I generally try not to be to political neutral on this blog. Partisanship does not have much to do with higher education. Academics are much more interested fights based on differences in methodology, theory, department, or the differences between faculty and administrators.
However, the Texas Public Policy Foundation (TPPF) has become a distraction in the higher education debate and Rick Perry’s alliance with them means that they could continue to push some really bad ideas.
Let’s start the story with Rick Perry on the campaign trail where he said that researchers have “maninupulated data so that they will have dollars rolling into their projects.”
My question today is: Why would Rick Perry believe that scholars would lie to get more money.
Maybe the answer springs from his relationship with TPPF.
Read the commentary in the Houston Chronicle (“Poor management hurts college completion rates“) written by Ronald Trowbridge, a senior fellow at the TPPF. Ask yourself: “What grade would this earn on a research paper assignment in an undergraduate class.”
His argument is that administrators should assign professors (rather than graduate students) to teach more freshman courses. This is to done in order to increase student success (graduation rates).
His evidence? Two sets of facts:
- Graduation rates are highest at the University of Texas and Texas A&M.
- Teaching loads are lowest the University of Texas and Texas A&M.
Trowbridge’s evidence contradicts his argument. The most successful schools do exactly what he says they should not.
He does throw in a quotation about how courses are taught at Harvard. I think the teaching load is pretty low at Harvard and the faculty does a lot of research. Trowbridge might want to look into that.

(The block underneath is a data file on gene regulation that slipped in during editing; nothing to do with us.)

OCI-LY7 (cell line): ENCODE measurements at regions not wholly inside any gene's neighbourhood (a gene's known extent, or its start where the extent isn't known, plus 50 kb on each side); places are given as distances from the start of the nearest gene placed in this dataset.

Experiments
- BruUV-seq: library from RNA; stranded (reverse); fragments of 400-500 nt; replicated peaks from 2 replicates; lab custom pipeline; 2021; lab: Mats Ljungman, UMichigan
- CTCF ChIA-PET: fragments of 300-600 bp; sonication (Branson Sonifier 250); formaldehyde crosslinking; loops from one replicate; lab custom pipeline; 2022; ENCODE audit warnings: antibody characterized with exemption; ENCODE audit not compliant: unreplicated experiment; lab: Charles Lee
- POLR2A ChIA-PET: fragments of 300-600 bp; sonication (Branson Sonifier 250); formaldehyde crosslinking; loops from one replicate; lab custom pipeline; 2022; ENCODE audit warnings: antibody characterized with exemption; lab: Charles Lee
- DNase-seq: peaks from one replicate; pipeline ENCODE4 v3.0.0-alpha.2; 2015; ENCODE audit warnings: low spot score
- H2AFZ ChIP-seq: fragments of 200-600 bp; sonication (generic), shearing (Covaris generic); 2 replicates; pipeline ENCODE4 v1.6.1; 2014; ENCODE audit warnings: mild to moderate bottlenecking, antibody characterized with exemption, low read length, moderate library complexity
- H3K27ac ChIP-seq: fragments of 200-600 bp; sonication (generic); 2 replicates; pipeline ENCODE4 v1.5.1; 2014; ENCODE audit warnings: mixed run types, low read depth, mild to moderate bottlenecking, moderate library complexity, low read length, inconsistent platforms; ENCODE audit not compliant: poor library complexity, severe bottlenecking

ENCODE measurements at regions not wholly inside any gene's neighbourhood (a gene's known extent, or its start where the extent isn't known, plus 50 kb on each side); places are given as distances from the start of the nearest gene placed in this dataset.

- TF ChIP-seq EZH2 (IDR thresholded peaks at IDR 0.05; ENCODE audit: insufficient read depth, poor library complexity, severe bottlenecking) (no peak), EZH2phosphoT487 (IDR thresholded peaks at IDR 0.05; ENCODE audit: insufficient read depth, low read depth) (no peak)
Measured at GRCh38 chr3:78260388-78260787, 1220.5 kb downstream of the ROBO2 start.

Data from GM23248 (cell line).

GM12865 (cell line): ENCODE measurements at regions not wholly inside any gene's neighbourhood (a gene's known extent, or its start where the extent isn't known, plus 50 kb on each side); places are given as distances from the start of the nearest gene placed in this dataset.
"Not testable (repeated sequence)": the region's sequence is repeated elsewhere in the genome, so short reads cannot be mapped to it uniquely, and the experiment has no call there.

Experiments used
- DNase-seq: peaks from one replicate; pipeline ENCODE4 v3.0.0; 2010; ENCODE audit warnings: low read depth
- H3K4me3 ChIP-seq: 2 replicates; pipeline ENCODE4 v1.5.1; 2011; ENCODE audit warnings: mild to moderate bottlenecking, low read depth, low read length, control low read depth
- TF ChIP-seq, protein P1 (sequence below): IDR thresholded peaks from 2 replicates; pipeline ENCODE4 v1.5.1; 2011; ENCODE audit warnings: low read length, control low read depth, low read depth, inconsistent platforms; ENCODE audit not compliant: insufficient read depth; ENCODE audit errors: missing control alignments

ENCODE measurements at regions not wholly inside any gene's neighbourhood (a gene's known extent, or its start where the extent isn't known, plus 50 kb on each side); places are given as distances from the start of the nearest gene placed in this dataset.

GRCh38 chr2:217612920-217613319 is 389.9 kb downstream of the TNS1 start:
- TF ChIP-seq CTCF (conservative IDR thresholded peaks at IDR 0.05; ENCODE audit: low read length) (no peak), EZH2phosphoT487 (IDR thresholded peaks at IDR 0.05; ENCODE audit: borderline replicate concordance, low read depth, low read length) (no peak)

There is other research that should be done. However, Trowbridge is so committed to the idea of de-emphasizing the role of research at universities that he apparently refuses to do research on universities.
Trowbridge and the TPPF conveniently ignore the existence of other schools in Texas. Texas currently has just over 100 state-funded institutions involved in higher education. This includes 35 public universities, 50 public community college districts, 2 independent junior colleges, 7 public technical and state colleges, 9 public health-related institutions, and 1 independent health-related institution. Trowbridge suggests that most of these schools have the same teaching loads as UT, A&M, and the University of Houston. They do not.
If higher teaching loads are the answer, Trowbridge should at least acknowledge that many schools are already doing exactly what he prescribes. Why doesn’t he look at the data from these schools? He is either lazy or worried (correctly so) that looking at the graduation rates elsewhere will wreck his arguments. They might also cast doubts on all the claims about progress in Texas public schools coming from the state’s political leaders. After all, a new report shows that the majority of Texas high school graduates are not ready for college. TPPF just as easily could look at these numbers and give the state’s universities credit for getting these students back on track.
So, what grade would Trowbridge get from you if his commentary was a research paper? Maybe not so good.
Back to where our story began. Why would Rick Perry think that researchers make up results in order to keep money rolling in? Maybe he knows some people that do.